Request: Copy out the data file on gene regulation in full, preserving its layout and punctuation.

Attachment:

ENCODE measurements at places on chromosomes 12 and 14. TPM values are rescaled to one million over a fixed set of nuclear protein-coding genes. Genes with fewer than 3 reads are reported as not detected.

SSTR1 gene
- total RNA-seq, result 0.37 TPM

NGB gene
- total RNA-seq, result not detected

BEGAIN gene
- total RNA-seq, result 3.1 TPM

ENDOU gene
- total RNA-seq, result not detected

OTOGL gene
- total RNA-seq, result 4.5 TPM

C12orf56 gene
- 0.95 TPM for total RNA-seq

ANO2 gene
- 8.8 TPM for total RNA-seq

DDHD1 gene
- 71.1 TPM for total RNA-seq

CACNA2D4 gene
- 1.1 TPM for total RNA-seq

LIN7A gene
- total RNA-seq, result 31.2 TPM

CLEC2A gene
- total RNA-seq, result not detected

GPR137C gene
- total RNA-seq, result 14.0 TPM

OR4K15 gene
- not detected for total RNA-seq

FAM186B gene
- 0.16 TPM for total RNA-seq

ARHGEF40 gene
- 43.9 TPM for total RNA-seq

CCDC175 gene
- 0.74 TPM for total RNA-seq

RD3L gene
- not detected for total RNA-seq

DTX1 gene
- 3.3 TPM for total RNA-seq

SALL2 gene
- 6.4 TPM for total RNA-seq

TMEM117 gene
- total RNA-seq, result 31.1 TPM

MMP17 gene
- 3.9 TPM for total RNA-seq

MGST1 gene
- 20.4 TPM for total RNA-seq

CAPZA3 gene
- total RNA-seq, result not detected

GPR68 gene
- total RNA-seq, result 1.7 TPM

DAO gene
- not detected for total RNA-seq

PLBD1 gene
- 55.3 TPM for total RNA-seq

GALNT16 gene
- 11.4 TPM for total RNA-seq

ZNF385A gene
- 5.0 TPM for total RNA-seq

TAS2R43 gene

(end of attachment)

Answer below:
ENCODE measurements at places on chromosomes 12 and 14. TPM values are rescaled to one million over a fixed set of nuclear protein-coding genes. Genes with fewer than 3 reads are reported as not detected.

SSTR1 gene
- total RNA-seq, result 0.37 TPM

NGB gene
- total RNA-seq, result not detected

BEGAIN gene
- total RNA-seq, result 3.1 TPM

ENDOU gene
- total RNA-seq, result not detected

OTOGL gene
- total RNA-seq, result 4.5 TPM

C12orf56 gene
- 0.95 TPM for total RNA-seq

ANO2 gene
- 8.8 TPM for total RNA-seq

DDHD1 gene
- 71.1 TPM for total RNA-seq

CACNA2D4 gene
- 1.1 TPM for total RNA-seq

LIN7A gene
- total RNA-seq, result 31.2 TPM

CLEC2A gene
- total RNA-seq, result not detected

GPR137C gene
- total RNA-seq, result 14.0 TPM

OR4K15 gene
- not detected for total RNA-seq

FAM186B gene
- 0.16 TPM for total RNA-seq

ARHGEF40 gene
- 43.9 TPM for total RNA-seq

CCDC175 gene
- 0.74 TPM for total RNA-seq

RD3L gene
- not detected for total RNA-seq

DTX1 gene
- 3.3 TPM for total RNA-seq

SALL2 gene
- 6.4 TPM for total RNA-seq

TMEM117 gene
- total RNA-seq, result 31.1 TPM

MMP17 gene
- 3.9 TPM for total RNA-seq

MGST1 gene
- 20.4 TPM for total RNA-seq

CAPZA3 gene
- total RNA-seq, result not detected

GPR68 gene
- total RNA-seq, result 1.7 TPM

DAO gene
- not detected for total RNA-seq

PLBD1 gene
- 55.3 TPM for total RNA-seq

GALNT16 gene
- 11.4 TPM for total RNA-seq

ZNF385A gene
- 5.0 TPM for total RNA-seq

TAS2R43 gene